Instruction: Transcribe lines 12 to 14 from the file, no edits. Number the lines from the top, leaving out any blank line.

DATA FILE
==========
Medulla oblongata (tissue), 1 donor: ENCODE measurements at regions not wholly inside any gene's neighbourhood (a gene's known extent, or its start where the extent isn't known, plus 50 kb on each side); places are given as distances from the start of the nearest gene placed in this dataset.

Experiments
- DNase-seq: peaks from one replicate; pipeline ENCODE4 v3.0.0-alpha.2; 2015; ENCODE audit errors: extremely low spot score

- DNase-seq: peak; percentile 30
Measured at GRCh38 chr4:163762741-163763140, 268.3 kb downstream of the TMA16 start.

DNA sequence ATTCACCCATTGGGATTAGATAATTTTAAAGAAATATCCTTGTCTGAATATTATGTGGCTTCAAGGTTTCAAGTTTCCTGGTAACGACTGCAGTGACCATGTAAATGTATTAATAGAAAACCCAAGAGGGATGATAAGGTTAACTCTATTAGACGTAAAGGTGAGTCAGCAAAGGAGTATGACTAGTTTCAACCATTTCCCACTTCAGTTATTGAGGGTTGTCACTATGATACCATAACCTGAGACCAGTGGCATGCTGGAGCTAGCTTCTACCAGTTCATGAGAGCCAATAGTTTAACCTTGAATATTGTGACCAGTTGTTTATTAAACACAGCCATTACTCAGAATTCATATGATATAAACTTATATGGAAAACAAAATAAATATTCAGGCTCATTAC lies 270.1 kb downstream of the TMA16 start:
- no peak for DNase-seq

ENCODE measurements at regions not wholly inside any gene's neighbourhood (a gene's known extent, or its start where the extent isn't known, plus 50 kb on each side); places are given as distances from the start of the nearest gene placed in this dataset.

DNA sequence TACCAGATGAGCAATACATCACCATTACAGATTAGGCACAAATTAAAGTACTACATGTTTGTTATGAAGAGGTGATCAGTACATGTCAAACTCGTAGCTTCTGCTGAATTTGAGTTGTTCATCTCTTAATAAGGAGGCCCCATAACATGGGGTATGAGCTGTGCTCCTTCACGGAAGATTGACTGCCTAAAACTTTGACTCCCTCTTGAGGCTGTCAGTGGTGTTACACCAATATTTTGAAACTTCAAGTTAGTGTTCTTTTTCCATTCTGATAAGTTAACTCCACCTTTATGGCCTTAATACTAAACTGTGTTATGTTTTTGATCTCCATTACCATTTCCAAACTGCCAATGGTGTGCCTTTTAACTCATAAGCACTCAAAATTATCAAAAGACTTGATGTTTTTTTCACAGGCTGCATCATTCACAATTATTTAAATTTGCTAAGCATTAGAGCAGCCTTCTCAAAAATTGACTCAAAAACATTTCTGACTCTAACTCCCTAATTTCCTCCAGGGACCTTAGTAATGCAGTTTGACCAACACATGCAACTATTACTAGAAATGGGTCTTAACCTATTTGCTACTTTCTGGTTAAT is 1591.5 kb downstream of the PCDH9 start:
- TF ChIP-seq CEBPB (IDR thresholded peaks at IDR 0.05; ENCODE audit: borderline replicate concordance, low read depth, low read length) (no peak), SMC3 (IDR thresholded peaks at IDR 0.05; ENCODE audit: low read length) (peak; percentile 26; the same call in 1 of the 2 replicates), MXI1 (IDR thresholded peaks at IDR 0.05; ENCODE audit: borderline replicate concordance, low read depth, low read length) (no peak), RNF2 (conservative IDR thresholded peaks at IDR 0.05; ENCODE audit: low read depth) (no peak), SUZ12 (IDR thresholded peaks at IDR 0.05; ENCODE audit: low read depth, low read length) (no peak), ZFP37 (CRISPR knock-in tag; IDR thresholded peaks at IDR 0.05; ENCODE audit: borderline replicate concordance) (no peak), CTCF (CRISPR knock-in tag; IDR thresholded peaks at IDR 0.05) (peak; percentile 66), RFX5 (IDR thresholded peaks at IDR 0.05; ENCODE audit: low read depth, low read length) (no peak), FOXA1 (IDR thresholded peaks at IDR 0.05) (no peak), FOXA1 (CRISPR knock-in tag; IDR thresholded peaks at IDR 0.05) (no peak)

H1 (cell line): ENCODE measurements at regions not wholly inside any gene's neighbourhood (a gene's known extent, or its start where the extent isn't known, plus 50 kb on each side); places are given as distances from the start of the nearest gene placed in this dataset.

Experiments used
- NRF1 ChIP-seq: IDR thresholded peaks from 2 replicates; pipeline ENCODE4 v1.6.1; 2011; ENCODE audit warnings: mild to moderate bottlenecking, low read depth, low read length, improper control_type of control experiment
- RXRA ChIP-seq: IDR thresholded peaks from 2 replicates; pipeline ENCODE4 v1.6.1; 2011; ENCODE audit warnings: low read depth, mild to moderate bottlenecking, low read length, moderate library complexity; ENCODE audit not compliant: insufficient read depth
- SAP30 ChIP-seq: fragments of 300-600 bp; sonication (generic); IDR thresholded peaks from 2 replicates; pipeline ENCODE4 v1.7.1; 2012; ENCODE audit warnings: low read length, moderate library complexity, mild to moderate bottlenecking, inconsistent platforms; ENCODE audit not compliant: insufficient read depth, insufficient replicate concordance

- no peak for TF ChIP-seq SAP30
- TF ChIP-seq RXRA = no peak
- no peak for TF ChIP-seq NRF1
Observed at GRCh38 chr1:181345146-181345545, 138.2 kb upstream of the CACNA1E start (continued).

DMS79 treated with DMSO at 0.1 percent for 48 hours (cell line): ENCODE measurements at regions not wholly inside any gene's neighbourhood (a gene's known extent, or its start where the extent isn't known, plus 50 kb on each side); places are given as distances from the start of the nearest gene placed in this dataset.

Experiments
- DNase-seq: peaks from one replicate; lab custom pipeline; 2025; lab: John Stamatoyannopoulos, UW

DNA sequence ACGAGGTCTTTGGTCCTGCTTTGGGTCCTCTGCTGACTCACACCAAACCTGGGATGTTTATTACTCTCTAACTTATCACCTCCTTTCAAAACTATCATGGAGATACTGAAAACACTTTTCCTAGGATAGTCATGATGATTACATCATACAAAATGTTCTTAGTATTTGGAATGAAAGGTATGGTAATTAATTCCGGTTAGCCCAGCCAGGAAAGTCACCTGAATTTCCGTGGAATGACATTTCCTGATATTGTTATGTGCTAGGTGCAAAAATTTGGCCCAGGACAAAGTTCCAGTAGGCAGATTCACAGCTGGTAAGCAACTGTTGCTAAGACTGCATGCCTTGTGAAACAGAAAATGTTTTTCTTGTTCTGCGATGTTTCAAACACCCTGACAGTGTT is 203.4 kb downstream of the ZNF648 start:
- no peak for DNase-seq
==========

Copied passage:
Experiments used
- NRF1 ChIP-seq: IDR thresholded peaks from 2 replicates; pipeline ENCODE4 v1.6.1; 2011; ENCODE audit warnings: mild to moderate bottlenecking, low read depth, low read length, improper control_type of control experiment
- RXRA ChIP-seq: IDR thresholded peaks from 2 replicates; pipeline ENCODE4 v1.6.1; 2011; ENCODE audit warnings: low read depth, mild to moderate bottlenecking, low read length, moderate library complexity; ENCODE audit not compliant: insufficient read depth